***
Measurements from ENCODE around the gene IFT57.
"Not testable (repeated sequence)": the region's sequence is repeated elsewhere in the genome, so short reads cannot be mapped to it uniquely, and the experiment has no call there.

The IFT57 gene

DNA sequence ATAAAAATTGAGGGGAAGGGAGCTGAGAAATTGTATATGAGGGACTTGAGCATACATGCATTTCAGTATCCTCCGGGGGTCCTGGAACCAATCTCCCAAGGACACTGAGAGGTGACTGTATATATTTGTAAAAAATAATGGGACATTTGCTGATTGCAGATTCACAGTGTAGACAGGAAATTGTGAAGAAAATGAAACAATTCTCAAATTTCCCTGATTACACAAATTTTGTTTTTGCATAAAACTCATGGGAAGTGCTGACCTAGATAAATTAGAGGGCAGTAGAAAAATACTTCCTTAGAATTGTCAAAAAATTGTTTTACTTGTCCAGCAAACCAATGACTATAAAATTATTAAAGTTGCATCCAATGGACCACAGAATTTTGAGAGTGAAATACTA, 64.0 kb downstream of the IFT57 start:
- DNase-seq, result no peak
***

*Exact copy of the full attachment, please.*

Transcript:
Measurements from ENCODE around the gene IFT57.
"Not testable (repeated sequence)": the region's sequence is repeated elsewhere in the genome, so short reads cannot be mapped to it uniquely, and the experiment has no call there.

The IFT57 gene

DNA sequence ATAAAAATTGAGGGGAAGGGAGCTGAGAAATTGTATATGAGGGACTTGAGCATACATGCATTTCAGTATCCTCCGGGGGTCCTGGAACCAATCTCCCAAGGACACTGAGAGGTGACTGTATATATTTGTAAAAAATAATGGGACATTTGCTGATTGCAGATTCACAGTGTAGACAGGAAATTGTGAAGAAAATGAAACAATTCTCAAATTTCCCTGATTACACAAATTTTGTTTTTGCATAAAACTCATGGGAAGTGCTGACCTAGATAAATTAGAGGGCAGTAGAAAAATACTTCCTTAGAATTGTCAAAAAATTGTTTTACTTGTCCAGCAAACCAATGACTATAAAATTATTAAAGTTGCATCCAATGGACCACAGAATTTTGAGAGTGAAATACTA, 64.0 kb downstream of the IFT57 start:
- DNase-seq, result no peak